Of course, one of the easiest ways to find out about a lawyer is to simply Google the lawyer’s name or firm name. But if you want to be certain the information you find is fact-based and objective, some suggested sources are below.
One of the best ways to look up the lawyer you’re currently working with is through the state’s bar association. This link will take you to the Florida Bar Association’s lawyer search page, from which you can find out if a lawyer is a member of the Florida Bar as well as his or her professional address and date admitted to practice law in Florida, and whether the lawyer is in good standing, inactive or retired.
This link will take you to a site that is maintained by the Florida Department of Insurance, which offers information on malpractice claims paid by insurance companies for lawyers, doctors, and other professionals in Florida for the last 10 years. Very few states offer this type of information to the public. When choosing the county it is best that you choose “all” because lawyers may have had claims in more than one county. Watch out for variations of a lawyer’s or law firm’s name. Many law firms change their names frequently as lawyers join and leave the firm, and we have seen lawyer data listed sometimes using the lawyer’s middle name, and sometimes not. It may be best to search using only the lawyer’s last name. Prior to March of 1988, insurers were only allowed to report the name of the law firm instead of the name of the individual lawyer deemed responsible for the malpractice claim. While this paid malpractice claim database often has very useful information, unfortunately, there is much information we know it does NOT have, including:
If you would like to order more information from the Florida Department of Insurance about specific closed malpractice claims reported on that site, here is a link to tell you how to do that: order
Open and ongoing lawsuits, or lawsuits resulting in judgments which have not been paid, can usually only be reliably found through the individual state circuit courts in each county where the attorney may have been sued. This used to require actually traveling to the court locations to look up records, but now most counties in Florida offer public access to some or all court records online. Each county clerk’s website varies, and online court records usually do not go back more than a decade or two. But the records can generally be searched by a party’s name, so you should be able to find any recent malpractice cases filed against a lawyer if you know the counties where he or she has practiced. Of course, many attorneys and law firms practice all over the state, so this approach can still be time-consuming. Very few malpractice cases are filed in federal court.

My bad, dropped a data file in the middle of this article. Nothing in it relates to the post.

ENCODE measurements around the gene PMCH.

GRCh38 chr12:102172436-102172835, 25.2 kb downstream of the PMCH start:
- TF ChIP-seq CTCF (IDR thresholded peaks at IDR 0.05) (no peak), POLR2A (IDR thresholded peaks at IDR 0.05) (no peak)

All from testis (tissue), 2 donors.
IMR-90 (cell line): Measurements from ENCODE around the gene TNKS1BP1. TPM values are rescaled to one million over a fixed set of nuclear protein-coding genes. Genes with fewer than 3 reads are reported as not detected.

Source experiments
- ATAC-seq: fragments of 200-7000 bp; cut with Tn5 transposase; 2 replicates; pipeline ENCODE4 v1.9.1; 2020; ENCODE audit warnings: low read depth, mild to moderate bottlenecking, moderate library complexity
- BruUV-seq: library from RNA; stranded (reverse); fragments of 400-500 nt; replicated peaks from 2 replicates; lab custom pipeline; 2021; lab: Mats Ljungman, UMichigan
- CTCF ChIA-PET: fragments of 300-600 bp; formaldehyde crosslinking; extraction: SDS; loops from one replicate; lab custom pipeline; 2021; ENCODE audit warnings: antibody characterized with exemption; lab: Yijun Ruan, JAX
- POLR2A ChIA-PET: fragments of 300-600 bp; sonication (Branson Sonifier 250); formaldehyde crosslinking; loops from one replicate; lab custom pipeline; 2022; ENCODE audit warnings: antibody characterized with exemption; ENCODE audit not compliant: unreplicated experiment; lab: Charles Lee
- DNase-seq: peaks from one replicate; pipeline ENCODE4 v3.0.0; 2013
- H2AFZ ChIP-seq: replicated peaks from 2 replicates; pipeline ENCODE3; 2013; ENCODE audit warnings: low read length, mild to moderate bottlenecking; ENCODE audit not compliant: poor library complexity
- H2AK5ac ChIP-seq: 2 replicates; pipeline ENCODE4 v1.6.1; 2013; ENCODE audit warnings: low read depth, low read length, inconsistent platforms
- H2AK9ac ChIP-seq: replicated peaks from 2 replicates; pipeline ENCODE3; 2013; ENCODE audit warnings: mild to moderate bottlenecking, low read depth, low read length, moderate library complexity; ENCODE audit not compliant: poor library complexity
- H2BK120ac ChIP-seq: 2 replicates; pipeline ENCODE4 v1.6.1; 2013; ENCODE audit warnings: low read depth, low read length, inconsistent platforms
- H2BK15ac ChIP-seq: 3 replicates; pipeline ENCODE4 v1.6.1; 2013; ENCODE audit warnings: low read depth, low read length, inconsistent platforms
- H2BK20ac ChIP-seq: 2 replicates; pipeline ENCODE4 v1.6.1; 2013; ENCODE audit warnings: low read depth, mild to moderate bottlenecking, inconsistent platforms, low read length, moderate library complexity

For many years Martindale-Hubbell has been the premier lawyer directory used by members of the legal profession to find out basic information about other lawyers. Its online listings frequently include large professional biographies for individual lawyers and their law firms, although since lawyers are charged based on the size of their biographies, some lawyers or firms have only a very rudimentary listing and some no listing at all. If you find a lawyer listed in Martindale-Hubbell, be sure to look for “rating” information (usually a separate link) in the biography. After you have determined if the lawyer is rated AV, BV, or CV, visit the page with the rating explanation on Martindale-Hubbell’s site to find out how the ratings are determined and what they mean.
Avvo rates lawyers using an impartial mathematical model based on years in practice, absence of a disciplinary history, professional achievements and industry recognition. As with the Martindale-Hubbell ratings, there is no rating favoritism and lawyers cannot pay to be rated, or to improve their ratings.